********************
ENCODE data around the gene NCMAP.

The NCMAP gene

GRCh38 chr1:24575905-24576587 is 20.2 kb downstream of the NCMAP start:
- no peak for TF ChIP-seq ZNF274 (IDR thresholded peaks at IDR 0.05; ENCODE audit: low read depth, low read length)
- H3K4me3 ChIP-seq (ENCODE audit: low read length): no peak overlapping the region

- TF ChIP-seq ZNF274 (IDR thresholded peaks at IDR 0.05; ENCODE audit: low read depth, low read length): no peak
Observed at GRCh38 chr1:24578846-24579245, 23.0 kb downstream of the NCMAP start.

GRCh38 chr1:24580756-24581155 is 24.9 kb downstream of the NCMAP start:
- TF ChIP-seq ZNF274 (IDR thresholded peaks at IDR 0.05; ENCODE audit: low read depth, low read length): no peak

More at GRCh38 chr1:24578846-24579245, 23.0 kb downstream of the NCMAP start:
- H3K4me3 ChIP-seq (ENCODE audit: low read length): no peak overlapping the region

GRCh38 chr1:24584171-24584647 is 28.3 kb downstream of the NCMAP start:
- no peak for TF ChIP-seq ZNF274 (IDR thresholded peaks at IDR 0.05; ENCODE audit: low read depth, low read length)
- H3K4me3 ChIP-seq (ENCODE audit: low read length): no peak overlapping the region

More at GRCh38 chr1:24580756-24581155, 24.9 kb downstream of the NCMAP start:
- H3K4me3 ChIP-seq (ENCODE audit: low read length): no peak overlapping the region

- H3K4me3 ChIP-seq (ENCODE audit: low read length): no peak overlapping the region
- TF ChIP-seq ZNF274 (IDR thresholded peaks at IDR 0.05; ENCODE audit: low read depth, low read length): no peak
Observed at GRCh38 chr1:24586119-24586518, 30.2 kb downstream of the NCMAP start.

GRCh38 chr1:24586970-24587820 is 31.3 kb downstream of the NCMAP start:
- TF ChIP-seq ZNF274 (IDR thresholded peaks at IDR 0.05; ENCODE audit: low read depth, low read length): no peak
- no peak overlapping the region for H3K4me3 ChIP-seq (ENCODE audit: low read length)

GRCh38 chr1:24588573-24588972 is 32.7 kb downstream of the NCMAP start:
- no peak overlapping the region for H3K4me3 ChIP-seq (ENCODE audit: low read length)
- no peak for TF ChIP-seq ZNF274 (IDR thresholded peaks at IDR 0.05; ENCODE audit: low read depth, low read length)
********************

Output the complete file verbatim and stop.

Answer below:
ENCODE data around the gene NCMAP.

The NCMAP gene

GRCh38 chr1:24575905-24576587 is 20.2 kb downstream of the NCMAP start:
- no peak for TF ChIP-seq ZNF274 (IDR thresholded peaks at IDR 0.05; ENCODE audit: low read depth, low read length)
- H3K4me3 ChIP-seq (ENCODE audit: low read length): no peak overlapping the region

- TF ChIP-seq ZNF274 (IDR thresholded peaks at IDR 0.05; ENCODE audit: low read depth, low read length): no peak
Observed at GRCh38 chr1:24578846-24579245, 23.0 kb downstream of the NCMAP start.

GRCh38 chr1:24580756-24581155 is 24.9 kb downstream of the NCMAP start:
- TF ChIP-seq ZNF274 (IDR thresholded peaks at IDR 0.05; ENCODE audit: low read depth, low read length): no peak

More at GRCh38 chr1:24578846-24579245, 23.0 kb downstream of the NCMAP start:
- H3K4me3 ChIP-seq (ENCODE audit: low read length): no peak overlapping the region

GRCh38 chr1:24584171-24584647 is 28.3 kb downstream of the NCMAP start:
- no peak for TF ChIP-seq ZNF274 (IDR thresholded peaks at IDR 0.05; ENCODE audit: low read depth, low read length)
- H3K4me3 ChIP-seq (ENCODE audit: low read length): no peak overlapping the region

More at GRCh38 chr1:24580756-24581155, 24.9 kb downstream of the NCMAP start:
- H3K4me3 ChIP-seq (ENCODE audit: low read length): no peak overlapping the region

- H3K4me3 ChIP-seq (ENCODE audit: low read length): no peak overlapping the region
- TF ChIP-seq ZNF274 (IDR thresholded peaks at IDR 0.05; ENCODE audit: low read depth, low read length): no peak
Observed at GRCh38 chr1:24586119-24586518, 30.2 kb downstream of the NCMAP start.

GRCh38 chr1:24586970-24587820 is 31.3 kb downstream of the NCMAP start:
- TF ChIP-seq ZNF274 (IDR thresholded peaks at IDR 0.05; ENCODE audit: low read depth, low read length): no peak
- no peak overlapping the region for H3K4me3 ChIP-seq (ENCODE audit: low read length)

GRCh38 chr1:24588573-24588972 is 32.7 kb downstream of the NCMAP start:
- no peak overlapping the region for H3K4me3 ChIP-seq (ENCODE audit: low read length)
- no peak for TF ChIP-seq ZNF274 (IDR thresholded peaks at IDR 0.05; ENCODE audit: low read depth, low read length)